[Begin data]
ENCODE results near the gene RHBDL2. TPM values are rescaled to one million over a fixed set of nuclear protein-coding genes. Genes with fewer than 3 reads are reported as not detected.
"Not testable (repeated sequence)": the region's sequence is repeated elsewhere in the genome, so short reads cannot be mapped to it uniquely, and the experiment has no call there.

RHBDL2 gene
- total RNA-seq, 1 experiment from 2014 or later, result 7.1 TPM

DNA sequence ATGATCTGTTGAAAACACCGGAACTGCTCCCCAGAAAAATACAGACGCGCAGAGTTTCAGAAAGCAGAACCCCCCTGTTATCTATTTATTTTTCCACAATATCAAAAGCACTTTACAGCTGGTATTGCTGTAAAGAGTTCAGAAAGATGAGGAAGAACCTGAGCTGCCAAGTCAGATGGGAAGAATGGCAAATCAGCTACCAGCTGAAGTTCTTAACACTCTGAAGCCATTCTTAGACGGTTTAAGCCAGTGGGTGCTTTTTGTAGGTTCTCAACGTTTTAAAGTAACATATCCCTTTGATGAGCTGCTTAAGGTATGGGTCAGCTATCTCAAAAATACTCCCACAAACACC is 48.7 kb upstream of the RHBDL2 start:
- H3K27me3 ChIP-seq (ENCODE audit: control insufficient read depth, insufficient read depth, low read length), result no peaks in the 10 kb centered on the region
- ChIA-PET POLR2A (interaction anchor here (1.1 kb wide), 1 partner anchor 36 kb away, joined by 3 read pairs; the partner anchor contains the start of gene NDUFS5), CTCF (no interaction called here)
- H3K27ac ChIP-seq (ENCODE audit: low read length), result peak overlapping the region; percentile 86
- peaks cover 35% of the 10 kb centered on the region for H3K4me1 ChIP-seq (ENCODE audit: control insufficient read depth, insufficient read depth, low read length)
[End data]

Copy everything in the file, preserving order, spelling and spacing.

ENCODE results near the gene RHBDL2. TPM values are rescaled to one million over a fixed set of nuclear protein-coding genes. Genes with fewer than 3 reads are reported as not detected.
"Not testable (repeated sequence)": the region's sequence is repeated elsewhere in the genome, so short reads cannot be mapped to it uniquely, and the experiment has no call there.

RHBDL2 gene
- total RNA-seq, 1 experiment from 2014 or later, result 7.1 TPM

DNA sequence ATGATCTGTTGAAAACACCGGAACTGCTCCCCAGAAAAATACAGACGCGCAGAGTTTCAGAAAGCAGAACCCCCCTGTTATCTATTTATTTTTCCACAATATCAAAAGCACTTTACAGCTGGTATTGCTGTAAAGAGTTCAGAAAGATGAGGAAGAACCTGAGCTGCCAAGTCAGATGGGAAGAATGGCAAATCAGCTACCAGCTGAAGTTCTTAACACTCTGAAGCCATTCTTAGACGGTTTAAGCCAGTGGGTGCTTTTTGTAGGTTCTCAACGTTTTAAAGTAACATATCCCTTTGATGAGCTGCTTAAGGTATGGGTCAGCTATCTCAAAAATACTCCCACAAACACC is 48.7 kb upstream of the RHBDL2 start:
- H3K27me3 ChIP-seq (ENCODE audit: control insufficient read depth, insufficient read depth, low read length), result no peaks in the 10 kb centered on the region
- ChIA-PET POLR2A (interaction anchor here (1.1 kb wide), 1 partner anchor 36 kb away, joined by 3 read pairs; the partner anchor contains the start of gene NDUFS5), CTCF (no interaction called here)
- H3K27ac ChIP-seq (ENCODE audit: low read length), result peak overlapping the region; percentile 86
- peaks cover 35% of the 10 kb centered on the region for H3K4me1 ChIP-seq (ENCODE audit: control insufficient read depth, insufficient read depth, low read length)